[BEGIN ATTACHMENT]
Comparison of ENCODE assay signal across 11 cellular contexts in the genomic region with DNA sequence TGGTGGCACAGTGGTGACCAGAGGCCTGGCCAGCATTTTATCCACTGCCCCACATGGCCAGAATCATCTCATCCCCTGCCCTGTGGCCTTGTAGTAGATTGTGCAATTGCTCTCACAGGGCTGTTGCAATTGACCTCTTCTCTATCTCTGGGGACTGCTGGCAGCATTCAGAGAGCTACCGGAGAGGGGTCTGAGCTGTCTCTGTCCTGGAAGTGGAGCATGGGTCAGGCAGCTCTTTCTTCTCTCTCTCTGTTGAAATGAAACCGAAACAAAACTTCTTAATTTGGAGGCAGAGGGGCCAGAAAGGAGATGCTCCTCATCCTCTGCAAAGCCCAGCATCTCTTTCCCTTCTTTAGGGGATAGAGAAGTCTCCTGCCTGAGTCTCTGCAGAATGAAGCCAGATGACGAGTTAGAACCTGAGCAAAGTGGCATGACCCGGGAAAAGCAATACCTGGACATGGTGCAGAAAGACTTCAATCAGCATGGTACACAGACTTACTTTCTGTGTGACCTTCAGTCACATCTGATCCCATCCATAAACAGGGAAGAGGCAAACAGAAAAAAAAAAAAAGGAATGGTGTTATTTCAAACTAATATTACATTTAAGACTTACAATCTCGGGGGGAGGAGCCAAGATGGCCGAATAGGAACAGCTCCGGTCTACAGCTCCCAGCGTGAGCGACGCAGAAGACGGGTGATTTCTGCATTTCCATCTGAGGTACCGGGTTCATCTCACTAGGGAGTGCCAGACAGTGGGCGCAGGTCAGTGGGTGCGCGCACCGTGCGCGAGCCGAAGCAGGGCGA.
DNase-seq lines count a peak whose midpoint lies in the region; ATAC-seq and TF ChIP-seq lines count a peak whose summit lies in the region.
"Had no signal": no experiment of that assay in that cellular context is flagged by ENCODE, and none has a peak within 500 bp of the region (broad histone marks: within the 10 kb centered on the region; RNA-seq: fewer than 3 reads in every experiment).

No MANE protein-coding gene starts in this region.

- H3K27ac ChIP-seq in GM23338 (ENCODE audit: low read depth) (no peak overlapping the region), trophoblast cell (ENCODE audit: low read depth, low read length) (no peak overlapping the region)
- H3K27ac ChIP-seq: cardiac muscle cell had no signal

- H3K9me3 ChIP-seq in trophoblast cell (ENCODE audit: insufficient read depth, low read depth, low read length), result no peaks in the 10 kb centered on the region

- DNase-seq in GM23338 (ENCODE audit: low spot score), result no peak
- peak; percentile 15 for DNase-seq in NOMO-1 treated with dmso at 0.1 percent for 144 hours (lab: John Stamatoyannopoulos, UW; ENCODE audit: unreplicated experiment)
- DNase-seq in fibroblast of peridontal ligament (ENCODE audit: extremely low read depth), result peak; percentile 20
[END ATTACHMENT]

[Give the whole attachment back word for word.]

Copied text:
Comparison of ENCODE assay signal across 11 cellular contexts in the genomic region with DNA sequence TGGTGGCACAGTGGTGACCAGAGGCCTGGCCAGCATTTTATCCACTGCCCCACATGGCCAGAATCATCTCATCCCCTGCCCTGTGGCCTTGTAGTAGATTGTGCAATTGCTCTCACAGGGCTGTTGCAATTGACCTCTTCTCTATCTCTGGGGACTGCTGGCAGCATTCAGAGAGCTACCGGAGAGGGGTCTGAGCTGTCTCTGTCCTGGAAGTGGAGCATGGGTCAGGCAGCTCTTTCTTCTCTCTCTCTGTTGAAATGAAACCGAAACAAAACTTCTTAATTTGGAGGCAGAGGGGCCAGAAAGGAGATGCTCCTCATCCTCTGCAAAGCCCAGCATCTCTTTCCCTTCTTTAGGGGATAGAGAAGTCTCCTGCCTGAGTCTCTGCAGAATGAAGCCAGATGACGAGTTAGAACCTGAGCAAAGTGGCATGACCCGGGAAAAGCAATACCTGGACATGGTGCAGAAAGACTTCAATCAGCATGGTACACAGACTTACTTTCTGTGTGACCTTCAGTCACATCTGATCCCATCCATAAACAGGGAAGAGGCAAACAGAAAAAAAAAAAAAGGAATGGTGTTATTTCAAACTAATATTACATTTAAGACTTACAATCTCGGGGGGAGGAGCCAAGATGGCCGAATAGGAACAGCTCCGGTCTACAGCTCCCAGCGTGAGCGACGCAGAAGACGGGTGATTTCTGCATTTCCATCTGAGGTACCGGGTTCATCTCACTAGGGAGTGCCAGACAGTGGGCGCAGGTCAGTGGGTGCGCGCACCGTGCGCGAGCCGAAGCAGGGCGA.
DNase-seq lines count a peak whose midpoint lies in the region; ATAC-seq and TF ChIP-seq lines count a peak whose summit lies in the region.
"Had no signal": no experiment of that assay in that cellular context is flagged by ENCODE, and none has a peak within 500 bp of the region (broad histone marks: within the 10 kb centered on the region; RNA-seq: fewer than 3 reads in every experiment).

No MANE protein-coding gene starts in this region.

- H3K27ac ChIP-seq in GM23338 (ENCODE audit: low read depth) (no peak overlapping the region), trophoblast cell (ENCODE audit: low read depth, low read length) (no peak overlapping the region)
- H3K27ac ChIP-seq: cardiac muscle cell had no signal

- H3K9me3 ChIP-seq in trophoblast cell (ENCODE audit: insufficient read depth, low read depth, low read length), result no peaks in the 10 kb centered on the region

- DNase-seq in GM23338 (ENCODE audit: low spot score), result no peak
- peak; percentile 15 for DNase-seq in NOMO-1 treated with dmso at 0.1 percent for 144 hours (lab: John Stamatoyannopoulos, UW; ENCODE audit: unreplicated experiment)
- DNase-seq in fibroblast of peridontal ligament (ENCODE audit: extremely low read depth), result peak; percentile 20